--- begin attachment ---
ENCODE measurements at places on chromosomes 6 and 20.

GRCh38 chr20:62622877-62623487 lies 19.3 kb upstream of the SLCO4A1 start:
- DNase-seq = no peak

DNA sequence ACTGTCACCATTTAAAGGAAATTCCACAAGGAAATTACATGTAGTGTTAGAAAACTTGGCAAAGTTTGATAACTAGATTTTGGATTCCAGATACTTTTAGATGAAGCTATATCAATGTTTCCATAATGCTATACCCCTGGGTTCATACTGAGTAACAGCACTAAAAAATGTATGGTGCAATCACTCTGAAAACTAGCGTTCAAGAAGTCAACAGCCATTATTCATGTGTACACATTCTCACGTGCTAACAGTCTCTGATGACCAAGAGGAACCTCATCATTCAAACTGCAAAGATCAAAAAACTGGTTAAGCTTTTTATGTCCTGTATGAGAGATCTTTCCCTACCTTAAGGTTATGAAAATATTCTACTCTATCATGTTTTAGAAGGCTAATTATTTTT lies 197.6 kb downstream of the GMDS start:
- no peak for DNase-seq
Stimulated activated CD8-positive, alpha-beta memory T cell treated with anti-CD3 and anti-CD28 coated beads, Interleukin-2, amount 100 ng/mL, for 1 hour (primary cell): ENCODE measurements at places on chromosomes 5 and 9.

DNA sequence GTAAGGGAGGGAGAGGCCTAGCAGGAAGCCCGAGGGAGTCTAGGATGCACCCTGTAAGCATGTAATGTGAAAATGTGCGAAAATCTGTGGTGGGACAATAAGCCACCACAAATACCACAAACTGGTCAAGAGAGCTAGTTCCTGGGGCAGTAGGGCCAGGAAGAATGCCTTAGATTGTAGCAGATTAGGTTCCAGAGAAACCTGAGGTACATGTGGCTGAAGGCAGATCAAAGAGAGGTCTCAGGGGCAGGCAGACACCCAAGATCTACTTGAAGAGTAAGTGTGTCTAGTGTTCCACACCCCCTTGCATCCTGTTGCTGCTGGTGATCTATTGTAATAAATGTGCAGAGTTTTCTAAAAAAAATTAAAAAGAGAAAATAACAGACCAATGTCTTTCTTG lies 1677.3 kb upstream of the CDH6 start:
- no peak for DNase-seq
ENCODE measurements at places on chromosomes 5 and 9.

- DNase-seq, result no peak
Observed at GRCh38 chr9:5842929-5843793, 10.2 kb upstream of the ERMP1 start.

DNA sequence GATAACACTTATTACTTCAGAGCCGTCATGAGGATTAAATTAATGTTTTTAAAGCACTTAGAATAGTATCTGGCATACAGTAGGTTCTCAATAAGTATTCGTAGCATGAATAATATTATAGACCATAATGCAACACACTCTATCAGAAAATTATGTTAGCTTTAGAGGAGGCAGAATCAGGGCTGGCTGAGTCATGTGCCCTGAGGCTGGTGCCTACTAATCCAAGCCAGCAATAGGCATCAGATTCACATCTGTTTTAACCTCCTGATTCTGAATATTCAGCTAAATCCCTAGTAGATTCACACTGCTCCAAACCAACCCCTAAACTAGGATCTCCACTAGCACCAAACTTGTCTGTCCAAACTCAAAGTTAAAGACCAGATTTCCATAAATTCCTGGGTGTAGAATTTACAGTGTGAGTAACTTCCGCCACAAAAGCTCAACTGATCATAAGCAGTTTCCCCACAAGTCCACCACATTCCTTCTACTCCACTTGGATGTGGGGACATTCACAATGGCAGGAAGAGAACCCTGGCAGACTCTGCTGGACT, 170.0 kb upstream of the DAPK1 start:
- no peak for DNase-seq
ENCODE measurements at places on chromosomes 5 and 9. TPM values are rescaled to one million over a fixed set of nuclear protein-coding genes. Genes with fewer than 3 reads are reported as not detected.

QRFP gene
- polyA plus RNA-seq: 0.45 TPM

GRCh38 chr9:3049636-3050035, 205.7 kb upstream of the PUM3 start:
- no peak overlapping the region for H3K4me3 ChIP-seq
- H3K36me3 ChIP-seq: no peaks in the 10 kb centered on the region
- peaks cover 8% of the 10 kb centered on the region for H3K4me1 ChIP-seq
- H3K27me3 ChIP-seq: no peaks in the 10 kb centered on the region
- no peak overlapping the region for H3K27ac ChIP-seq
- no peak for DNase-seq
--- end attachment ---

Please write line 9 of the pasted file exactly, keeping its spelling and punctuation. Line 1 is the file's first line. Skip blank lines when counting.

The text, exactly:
ENCODE measurements at places on chromosomes 5 and 9.